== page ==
Pastoral Fantasies, Urban Realities: A Study of Campus Expansions at New York City Universities
Bryn Mawr College. Department of Growth and Structure of Cities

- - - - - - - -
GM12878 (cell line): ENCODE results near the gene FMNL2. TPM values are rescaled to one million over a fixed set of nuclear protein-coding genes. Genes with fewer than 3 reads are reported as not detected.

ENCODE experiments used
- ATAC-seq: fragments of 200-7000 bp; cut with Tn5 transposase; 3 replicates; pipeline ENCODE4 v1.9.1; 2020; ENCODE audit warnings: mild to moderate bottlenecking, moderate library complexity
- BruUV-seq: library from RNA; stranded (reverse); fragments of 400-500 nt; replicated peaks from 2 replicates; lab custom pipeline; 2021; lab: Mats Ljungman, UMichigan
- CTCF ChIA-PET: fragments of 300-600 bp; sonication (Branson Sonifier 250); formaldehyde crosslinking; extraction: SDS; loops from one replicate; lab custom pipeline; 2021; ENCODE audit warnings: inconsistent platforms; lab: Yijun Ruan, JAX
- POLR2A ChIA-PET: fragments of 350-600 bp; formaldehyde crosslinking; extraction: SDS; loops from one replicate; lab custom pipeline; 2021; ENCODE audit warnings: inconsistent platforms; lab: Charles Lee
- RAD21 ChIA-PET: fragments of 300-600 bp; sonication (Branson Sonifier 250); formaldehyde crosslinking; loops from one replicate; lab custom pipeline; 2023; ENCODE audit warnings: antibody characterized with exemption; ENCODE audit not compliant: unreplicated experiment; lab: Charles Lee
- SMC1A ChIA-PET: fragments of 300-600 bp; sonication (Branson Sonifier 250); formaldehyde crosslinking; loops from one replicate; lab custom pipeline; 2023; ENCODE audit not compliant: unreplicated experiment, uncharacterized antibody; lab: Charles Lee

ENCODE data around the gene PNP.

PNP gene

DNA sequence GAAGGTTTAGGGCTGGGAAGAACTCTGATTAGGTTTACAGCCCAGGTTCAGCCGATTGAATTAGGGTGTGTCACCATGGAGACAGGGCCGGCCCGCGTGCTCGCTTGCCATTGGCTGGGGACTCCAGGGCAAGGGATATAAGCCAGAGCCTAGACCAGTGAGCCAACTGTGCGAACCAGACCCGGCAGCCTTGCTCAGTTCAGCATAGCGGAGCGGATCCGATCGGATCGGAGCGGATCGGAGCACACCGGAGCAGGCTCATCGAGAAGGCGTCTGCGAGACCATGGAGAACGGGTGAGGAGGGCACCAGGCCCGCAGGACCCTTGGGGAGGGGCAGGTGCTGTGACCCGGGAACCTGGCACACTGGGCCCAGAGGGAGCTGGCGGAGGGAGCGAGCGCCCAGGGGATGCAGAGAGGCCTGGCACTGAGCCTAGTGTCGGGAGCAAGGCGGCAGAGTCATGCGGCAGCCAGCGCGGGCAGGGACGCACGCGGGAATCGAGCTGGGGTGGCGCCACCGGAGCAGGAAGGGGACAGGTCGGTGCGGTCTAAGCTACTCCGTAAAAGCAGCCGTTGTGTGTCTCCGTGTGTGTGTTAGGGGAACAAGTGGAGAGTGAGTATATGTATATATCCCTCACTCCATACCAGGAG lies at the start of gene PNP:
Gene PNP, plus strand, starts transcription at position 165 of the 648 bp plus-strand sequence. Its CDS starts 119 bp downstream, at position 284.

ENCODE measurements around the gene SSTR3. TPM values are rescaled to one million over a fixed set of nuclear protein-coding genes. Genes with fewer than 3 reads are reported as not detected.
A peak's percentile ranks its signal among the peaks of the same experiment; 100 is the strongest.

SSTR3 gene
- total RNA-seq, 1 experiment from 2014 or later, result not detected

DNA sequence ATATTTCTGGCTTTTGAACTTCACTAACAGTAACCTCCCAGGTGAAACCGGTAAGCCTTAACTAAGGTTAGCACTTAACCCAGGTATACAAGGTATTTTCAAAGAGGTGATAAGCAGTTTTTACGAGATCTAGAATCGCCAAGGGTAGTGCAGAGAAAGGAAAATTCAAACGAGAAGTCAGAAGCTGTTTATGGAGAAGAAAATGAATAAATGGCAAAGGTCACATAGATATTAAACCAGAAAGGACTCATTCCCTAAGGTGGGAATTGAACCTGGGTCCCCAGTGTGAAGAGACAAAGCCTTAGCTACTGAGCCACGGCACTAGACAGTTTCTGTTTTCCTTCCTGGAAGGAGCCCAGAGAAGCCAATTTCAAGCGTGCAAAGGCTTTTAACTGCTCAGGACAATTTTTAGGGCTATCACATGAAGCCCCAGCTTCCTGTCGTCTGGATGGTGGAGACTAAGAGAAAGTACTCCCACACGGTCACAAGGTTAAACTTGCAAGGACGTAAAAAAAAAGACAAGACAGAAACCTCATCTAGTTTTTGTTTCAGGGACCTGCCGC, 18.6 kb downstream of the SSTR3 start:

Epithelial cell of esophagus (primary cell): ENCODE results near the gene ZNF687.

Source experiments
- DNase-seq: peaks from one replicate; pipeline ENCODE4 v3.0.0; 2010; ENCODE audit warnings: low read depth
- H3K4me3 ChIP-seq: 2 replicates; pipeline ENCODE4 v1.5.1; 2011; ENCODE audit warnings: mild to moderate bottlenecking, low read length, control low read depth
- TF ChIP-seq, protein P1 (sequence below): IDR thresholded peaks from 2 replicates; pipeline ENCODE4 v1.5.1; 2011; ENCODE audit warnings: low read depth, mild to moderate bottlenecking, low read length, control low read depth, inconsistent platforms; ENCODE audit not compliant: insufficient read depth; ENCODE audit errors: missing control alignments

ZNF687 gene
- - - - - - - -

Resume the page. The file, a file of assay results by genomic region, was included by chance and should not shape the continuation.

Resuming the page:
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The college campus is a uniquely American place. Often designed in the style of neoclassical academic and residential buildings surrounding green quads that are meant to emulate a sense of peace and admiration from its students, it was largely considered a “pastoral retreat” for elite young men until the later half of the 20th century. When both city and university space began to expand greatly, universities had to grapple with the reality of being located in urban centers and became “total worlds” to their students by sheltering them in a closed campus environment. This thesis looks at Columbia University and New York University (NYU), both located in New York City, to understand how university expansion projects lead to emulating a secluded campus within an already thriving urban framework. These institutions are contrasted to the City College of New York, part of the city’s main public university system, which has historically served more local populations and preserves a certain degree of openness within its campus. Ultimately, these university expansions show the desire to control land at the expense of usable public city space, and the resulting prestige attached to creating a cohesive campus image. The possibility of forming a college without a campus is explored in the conclusion as a way of imagining higher education in a more community-oriented and inclusive way.